In the bulb there is a flower; in the seed, an apple tree;
In cocoons, a hidden promise: butterflies will soon be free!
In the cold and snow of winter there’s a spring that waits to be,
Unrevealed until its season, something God alone can see.

There’s a song in every silence, seeking word and melody;
There’s a dawn in every darkness, bringing hope to you and me.
From the past will come the future; what it holds, a mystery,
Unrevealed until its season, something God alone can see.

In our end is our beginning; in our time, infinity;
In our doubt there is believing; in our life, eternity,
In our death, a resurrection; at the last, a victory,
Unrevealed until its season, something God alone can see.

We’re still trying to wrap our heads and hearts around this news that we knew was coming.

We are trying to arrange things so that we’ll drive as a family to visit Glenn the days before his execution, and hold a prayer vigil while the execution takes place.

Please pray for an end to the death penalty.

If you would like to contact Mark…write a letter of inquiry, or one of kindness to Glenn, here is Mark’s contact information:

Mark Frey, Administrative Coordinator
Christian Peacemaker Teams
PO Box 6508
Chicago, IL  60680-6508 USA

Phone: +1-773-376-0550
Fax:   +1-773-376-0549

Blessed are the pure in heart for they shall see God.

20
Dec
10

red velvet cake and the spirit of christmas

I have a lovely Christmas story to share and a fine storyteller to introduce, but first I must give some background.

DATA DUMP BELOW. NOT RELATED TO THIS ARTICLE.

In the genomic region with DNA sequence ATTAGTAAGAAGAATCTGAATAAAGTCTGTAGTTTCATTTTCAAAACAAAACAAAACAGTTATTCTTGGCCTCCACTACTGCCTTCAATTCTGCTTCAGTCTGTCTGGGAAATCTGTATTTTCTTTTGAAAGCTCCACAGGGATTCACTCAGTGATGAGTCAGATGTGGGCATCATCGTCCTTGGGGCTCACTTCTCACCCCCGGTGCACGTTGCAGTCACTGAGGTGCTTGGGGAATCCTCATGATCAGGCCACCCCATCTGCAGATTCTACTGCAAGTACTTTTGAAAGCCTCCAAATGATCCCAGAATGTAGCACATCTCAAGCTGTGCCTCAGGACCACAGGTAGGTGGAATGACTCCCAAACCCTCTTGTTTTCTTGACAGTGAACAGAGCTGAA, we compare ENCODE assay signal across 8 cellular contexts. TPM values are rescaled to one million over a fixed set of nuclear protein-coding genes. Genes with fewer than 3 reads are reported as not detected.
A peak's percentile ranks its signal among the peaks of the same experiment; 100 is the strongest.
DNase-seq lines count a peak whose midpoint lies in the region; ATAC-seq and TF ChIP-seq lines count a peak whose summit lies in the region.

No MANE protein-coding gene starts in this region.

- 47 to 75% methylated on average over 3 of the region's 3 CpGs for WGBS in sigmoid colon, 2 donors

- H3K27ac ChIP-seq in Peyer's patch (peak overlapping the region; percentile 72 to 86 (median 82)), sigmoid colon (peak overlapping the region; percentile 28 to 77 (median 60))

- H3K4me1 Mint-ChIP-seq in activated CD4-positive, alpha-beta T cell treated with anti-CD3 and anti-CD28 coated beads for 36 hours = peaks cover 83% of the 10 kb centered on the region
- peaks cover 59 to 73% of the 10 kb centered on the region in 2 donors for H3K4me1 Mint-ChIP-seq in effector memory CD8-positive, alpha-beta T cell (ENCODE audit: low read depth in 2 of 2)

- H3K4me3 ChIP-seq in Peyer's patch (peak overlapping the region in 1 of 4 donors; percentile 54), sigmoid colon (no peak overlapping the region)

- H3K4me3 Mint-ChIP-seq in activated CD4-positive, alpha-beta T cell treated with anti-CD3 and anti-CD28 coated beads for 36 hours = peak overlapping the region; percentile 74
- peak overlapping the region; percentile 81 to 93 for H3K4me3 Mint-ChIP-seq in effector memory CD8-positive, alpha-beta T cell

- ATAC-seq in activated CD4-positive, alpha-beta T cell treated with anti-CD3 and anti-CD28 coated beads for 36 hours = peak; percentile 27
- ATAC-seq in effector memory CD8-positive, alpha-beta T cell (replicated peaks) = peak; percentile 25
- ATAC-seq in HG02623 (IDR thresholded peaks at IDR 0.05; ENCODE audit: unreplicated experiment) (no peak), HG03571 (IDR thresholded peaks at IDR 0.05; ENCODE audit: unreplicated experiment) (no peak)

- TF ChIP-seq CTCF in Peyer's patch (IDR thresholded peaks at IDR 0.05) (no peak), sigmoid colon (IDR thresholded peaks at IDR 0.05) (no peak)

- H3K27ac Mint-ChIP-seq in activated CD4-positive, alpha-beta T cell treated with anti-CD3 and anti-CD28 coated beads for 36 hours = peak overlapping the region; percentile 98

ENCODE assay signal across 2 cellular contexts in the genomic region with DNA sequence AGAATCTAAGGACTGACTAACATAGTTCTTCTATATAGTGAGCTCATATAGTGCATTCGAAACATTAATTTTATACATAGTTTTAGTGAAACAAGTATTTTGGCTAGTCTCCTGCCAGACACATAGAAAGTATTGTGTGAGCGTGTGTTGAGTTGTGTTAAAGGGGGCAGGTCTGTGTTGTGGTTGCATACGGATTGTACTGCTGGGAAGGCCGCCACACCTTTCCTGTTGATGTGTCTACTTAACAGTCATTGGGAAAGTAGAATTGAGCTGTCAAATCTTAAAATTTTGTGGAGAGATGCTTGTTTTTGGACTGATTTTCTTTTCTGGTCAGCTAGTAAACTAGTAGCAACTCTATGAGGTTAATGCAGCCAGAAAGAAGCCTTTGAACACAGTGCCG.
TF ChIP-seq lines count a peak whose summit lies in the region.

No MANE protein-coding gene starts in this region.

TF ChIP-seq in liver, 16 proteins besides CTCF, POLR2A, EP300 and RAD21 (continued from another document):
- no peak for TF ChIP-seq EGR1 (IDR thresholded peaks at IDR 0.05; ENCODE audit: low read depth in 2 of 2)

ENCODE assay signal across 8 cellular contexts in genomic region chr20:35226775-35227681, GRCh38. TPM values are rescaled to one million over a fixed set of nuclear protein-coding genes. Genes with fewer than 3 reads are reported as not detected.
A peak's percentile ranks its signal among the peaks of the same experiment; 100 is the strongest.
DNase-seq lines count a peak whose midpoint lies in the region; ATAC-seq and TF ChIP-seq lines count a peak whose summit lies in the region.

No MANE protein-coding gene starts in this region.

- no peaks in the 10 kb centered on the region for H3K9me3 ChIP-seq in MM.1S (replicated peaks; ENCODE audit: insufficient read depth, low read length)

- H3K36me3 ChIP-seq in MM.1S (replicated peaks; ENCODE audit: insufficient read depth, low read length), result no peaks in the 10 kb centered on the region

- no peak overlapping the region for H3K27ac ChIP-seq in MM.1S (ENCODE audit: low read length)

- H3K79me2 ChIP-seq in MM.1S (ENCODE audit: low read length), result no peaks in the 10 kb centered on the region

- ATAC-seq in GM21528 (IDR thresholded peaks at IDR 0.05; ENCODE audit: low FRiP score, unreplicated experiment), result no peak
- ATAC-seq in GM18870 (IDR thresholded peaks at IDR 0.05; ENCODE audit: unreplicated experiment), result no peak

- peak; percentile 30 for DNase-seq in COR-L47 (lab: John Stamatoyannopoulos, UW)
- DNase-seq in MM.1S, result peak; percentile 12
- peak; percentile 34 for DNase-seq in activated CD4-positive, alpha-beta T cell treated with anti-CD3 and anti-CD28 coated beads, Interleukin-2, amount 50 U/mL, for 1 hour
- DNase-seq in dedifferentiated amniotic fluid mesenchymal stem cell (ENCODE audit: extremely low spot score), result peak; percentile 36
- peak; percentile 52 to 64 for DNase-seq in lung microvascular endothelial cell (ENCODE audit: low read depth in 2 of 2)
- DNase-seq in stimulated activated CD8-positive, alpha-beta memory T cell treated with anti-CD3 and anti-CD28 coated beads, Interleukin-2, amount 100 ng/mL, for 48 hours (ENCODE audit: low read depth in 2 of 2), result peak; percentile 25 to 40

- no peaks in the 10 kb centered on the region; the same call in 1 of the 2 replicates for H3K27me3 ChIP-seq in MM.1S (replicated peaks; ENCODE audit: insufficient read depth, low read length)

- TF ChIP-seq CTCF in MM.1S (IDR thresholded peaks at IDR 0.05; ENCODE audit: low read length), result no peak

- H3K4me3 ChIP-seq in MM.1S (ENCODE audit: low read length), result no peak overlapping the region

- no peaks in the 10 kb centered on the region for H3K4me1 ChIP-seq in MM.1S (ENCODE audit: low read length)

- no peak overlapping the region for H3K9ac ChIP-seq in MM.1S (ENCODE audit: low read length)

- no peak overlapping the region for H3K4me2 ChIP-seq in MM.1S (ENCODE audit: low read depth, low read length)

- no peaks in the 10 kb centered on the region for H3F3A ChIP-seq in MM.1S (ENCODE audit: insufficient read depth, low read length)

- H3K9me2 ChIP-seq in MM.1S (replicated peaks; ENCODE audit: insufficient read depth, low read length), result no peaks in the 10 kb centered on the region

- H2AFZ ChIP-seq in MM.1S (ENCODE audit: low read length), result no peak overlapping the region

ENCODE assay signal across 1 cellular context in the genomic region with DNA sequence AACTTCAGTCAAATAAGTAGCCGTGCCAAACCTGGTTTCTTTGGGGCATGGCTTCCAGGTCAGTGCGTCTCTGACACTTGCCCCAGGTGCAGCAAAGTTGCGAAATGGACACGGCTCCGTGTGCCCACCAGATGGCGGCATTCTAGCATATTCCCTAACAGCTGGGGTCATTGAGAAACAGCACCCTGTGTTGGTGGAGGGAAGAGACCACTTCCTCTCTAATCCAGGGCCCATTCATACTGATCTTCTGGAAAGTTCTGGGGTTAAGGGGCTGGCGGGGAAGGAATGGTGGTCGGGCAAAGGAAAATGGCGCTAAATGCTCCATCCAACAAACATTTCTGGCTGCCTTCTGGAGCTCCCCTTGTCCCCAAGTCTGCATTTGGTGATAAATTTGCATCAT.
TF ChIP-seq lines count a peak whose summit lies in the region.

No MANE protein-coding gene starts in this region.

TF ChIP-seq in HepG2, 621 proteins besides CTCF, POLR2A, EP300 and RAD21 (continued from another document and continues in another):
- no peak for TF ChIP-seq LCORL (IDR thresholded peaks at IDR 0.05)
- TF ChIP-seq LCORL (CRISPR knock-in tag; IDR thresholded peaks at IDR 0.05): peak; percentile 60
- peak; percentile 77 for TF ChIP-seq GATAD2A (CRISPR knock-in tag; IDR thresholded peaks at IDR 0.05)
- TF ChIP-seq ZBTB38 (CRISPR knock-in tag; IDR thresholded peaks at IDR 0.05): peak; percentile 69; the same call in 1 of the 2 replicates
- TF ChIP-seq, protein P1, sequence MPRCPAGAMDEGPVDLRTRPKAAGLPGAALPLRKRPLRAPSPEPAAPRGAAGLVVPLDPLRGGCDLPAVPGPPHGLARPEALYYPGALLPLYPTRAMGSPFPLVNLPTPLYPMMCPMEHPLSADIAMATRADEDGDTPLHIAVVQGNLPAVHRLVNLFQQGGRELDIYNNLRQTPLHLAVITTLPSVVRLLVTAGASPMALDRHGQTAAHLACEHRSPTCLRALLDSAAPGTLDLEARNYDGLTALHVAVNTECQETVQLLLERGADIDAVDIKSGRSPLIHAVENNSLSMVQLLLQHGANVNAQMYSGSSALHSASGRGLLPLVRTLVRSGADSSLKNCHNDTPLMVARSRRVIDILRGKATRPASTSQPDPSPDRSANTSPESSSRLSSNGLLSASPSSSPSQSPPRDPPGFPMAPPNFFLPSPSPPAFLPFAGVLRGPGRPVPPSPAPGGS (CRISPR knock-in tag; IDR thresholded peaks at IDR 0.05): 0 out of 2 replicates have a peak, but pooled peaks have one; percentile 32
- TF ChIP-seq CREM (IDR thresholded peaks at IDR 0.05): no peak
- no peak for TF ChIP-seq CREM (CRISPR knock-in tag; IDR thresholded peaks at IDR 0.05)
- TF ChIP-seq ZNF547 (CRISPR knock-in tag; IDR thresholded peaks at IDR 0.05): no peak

In the mid-1980s, members of the historic peace churches began seeking new ways to express their faith. Out of this desire came the Christian Peacemakers Teams, an organization, which seeks to embody an inclusive, ecumenical and diverse community of God’s love in partnership with local peacemakers worldwide. Denominations and organizations supporting active CPT chapters are—Church of the Brethren, Friends United Meeting, Mennonite Church USA, Mennonite Church Canada, Baptist Peace Fellowship of North America, Congregation of St. Basil, Every Church a Peace Church and Presbyterian Peace Fellowship.

My friends Mark and Sara—peace and justice (CPT) activists from my church—entered a letter writing program to prisoners through a Church of the Brethren friend of theirs. Through this program they met Glenn, an inmate at Alabama’s Holman Prison, where he has been on death row for the past 25 years. Mark and Sara have visited him 3 times since 2002 when their correspondence began. Each time, they found that they were the only visitors Glenn had that year.

A couple of days ago Mark sent this remarkable story….Red Velvet Cake and the Spirit of Christmas…to the congregation through our listserve :

Glenn called today and left a voice mail saying, “Brother, I have something important to share with you.”  I called him back.

He said, “You know what my favorite dessert is?” He’d told me some time ago, but I couldn’t remember. “Red velvet cake. Everyone (the inmates) around here knows that. Today, a ministry (program) was here distributing food packages.’

(Aside: there are a few ministries that distribute such food packages throughout the year. The inmates look forward to these. On death row, I’ve learned, food is a BIG deal. The daily prison food is awful, so anything normal is a major event.)

“Sister Antonia gave me my package and I told her my date was around the corner. I looked through the package and saw that there were a lot of good items. It was a pretty good collection.  And the dessert was…red velvet cake…home made!  Of all the desserts to be in there….I told her it was my favorite.”